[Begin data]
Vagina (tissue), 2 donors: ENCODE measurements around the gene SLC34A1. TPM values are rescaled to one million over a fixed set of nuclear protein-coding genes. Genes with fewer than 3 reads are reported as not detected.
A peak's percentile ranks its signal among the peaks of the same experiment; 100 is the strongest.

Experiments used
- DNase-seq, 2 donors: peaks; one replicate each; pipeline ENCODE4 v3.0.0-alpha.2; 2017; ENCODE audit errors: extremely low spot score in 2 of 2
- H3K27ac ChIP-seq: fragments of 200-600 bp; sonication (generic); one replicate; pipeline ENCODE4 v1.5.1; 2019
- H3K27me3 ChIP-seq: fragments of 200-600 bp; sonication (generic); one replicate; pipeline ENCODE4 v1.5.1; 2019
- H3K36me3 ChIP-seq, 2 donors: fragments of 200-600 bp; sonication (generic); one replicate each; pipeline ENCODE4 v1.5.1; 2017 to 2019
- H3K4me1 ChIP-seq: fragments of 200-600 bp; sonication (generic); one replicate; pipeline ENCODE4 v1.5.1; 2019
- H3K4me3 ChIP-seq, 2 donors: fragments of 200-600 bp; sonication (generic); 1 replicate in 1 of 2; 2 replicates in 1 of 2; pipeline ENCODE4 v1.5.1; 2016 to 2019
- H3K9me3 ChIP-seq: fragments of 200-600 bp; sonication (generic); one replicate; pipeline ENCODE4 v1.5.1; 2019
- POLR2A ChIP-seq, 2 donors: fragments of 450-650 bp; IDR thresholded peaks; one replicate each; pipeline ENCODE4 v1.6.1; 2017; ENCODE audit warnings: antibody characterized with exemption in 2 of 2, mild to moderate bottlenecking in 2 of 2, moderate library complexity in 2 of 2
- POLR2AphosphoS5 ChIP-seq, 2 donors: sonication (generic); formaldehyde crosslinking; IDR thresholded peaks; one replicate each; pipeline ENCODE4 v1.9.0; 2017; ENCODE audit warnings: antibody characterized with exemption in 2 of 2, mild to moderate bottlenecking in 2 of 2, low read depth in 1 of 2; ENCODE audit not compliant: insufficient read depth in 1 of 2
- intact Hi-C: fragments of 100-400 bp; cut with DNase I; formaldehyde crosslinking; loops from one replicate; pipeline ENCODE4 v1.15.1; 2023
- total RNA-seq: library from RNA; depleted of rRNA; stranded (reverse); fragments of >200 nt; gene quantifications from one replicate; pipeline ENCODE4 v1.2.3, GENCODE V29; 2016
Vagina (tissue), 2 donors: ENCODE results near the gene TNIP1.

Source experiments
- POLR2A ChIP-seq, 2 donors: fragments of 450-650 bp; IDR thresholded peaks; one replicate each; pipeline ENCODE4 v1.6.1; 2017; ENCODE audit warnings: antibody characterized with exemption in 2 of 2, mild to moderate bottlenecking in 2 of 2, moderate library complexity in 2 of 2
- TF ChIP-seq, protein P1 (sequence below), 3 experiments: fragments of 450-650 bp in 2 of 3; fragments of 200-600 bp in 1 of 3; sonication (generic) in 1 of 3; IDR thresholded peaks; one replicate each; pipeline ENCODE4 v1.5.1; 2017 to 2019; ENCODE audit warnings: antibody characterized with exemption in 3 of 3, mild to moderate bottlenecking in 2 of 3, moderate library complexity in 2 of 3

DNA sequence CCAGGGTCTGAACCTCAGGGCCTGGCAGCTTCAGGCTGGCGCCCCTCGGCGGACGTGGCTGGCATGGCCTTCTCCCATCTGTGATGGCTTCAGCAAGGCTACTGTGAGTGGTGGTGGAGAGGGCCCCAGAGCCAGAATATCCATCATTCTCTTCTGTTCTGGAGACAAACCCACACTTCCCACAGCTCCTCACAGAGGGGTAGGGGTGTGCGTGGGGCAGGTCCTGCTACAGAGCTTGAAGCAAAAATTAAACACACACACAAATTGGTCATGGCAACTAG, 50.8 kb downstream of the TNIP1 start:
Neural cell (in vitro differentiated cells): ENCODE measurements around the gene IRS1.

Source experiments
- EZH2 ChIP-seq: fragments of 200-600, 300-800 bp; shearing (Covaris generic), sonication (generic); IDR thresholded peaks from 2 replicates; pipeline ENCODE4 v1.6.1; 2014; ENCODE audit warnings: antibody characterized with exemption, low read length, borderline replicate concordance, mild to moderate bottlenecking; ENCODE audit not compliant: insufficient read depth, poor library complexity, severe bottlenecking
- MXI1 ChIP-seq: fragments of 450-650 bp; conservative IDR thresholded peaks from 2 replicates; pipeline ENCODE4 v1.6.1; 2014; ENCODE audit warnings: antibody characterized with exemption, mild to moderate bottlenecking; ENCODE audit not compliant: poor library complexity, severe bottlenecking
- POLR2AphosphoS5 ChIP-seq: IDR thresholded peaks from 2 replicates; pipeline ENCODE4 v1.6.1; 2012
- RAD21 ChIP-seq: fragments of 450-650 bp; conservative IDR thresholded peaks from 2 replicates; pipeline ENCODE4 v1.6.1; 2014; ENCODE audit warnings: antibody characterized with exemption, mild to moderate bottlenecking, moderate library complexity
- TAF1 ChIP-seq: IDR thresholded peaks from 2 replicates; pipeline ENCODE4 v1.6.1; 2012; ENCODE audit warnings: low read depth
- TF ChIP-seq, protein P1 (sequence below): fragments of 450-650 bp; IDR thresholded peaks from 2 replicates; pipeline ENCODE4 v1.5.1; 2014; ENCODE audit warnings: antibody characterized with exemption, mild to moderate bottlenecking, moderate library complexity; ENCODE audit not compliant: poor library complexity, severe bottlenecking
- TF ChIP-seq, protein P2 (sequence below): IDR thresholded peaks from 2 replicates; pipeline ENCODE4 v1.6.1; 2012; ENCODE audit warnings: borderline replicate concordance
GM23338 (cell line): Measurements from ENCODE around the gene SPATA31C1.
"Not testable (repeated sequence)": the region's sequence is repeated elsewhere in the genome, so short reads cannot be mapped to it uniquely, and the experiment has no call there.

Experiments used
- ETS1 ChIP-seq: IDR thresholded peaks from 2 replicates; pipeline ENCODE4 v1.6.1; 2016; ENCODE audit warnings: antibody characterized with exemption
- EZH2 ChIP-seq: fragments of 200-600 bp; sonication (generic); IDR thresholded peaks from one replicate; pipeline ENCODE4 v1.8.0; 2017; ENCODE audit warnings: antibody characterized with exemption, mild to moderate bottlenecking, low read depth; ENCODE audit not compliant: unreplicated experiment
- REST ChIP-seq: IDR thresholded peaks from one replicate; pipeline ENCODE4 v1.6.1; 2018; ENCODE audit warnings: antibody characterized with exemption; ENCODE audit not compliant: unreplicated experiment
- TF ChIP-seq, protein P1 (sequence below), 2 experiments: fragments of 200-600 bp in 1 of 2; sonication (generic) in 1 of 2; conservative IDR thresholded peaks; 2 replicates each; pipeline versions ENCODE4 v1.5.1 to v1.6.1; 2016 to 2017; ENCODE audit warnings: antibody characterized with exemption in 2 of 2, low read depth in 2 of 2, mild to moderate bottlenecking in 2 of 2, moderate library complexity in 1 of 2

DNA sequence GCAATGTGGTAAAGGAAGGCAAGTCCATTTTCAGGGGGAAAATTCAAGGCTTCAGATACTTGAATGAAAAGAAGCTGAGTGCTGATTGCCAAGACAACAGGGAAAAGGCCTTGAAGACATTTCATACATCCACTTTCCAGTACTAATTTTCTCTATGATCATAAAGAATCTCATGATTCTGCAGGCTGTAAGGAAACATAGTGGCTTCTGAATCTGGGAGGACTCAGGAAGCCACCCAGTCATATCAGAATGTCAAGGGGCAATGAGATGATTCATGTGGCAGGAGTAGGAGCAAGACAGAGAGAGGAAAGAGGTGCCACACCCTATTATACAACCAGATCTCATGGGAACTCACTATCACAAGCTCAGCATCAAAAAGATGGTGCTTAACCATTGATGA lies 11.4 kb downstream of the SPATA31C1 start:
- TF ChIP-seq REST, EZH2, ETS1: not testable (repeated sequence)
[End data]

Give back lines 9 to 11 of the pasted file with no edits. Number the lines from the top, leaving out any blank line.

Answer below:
- H3K4me3 ChIP-seq, 2 donors: fragments of 200-600 bp; sonication (generic); 1 replicate in 1 of 2; 2 replicates in 1 of 2; pipeline ENCODE4 v1.5.1; 2016 to 2019
- H3K9me3 ChIP-seq: fragments of 200-600 bp; sonication (generic); one replicate; pipeline ENCODE4 v1.5.1; 2019
- POLR2A ChIP-seq, 2 donors: fragments of 450-650 bp; IDR thresholded peaks; one replicate each; pipeline ENCODE4 v1.6.1; 2017; ENCODE audit warnings: antibody characterized with exemption in 2 of 2, mild to moderate bottlenecking in 2 of 2, moderate library complexity in 2 of 2